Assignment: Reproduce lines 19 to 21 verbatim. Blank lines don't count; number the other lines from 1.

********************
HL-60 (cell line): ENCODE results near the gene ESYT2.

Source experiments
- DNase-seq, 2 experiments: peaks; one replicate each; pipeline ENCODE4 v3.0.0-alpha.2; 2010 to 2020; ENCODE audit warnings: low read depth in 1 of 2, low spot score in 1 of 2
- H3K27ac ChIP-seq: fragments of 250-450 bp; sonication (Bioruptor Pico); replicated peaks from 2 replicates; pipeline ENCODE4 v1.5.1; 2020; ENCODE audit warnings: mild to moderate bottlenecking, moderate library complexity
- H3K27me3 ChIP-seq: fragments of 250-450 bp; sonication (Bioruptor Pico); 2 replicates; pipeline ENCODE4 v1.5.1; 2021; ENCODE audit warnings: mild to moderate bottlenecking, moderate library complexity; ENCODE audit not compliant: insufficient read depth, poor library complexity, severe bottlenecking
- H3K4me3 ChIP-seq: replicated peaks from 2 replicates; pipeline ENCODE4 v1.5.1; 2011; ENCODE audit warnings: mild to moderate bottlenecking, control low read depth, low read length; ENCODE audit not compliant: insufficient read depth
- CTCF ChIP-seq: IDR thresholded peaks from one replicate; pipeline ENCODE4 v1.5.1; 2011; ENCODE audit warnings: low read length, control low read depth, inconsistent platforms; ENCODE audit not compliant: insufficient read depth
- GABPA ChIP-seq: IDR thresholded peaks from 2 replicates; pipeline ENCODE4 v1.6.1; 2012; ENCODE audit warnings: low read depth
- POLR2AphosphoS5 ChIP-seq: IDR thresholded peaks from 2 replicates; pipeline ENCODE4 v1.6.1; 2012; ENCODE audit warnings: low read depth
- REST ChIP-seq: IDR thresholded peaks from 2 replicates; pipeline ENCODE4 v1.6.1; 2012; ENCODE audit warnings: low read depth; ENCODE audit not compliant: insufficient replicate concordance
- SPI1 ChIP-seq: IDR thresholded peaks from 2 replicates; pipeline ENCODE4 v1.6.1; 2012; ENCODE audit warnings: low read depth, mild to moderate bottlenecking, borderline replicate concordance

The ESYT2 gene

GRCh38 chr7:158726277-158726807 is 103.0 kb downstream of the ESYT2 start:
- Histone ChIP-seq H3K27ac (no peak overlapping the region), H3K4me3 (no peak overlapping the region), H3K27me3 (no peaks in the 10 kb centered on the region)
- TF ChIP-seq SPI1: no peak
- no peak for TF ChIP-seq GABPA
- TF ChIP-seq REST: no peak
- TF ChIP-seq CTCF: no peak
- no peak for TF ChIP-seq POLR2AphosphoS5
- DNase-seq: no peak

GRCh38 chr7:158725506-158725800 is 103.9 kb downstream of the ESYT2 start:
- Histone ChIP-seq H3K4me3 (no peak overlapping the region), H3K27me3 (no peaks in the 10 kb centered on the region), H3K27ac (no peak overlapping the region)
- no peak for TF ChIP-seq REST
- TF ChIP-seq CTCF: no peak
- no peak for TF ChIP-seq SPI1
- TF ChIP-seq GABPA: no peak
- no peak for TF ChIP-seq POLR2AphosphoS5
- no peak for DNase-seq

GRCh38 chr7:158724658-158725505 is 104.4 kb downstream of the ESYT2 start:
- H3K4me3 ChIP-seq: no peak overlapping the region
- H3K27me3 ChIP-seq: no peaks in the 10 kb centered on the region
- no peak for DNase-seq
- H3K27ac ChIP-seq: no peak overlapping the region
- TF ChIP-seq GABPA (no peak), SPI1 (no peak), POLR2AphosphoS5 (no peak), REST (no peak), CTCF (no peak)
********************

- no peak for TF ChIP-seq POLR2AphosphoS5
- DNase-seq: no peak

GRCh38 chr7:158725506-158725800 is 103.9 kb downstream of the ESYT2 start: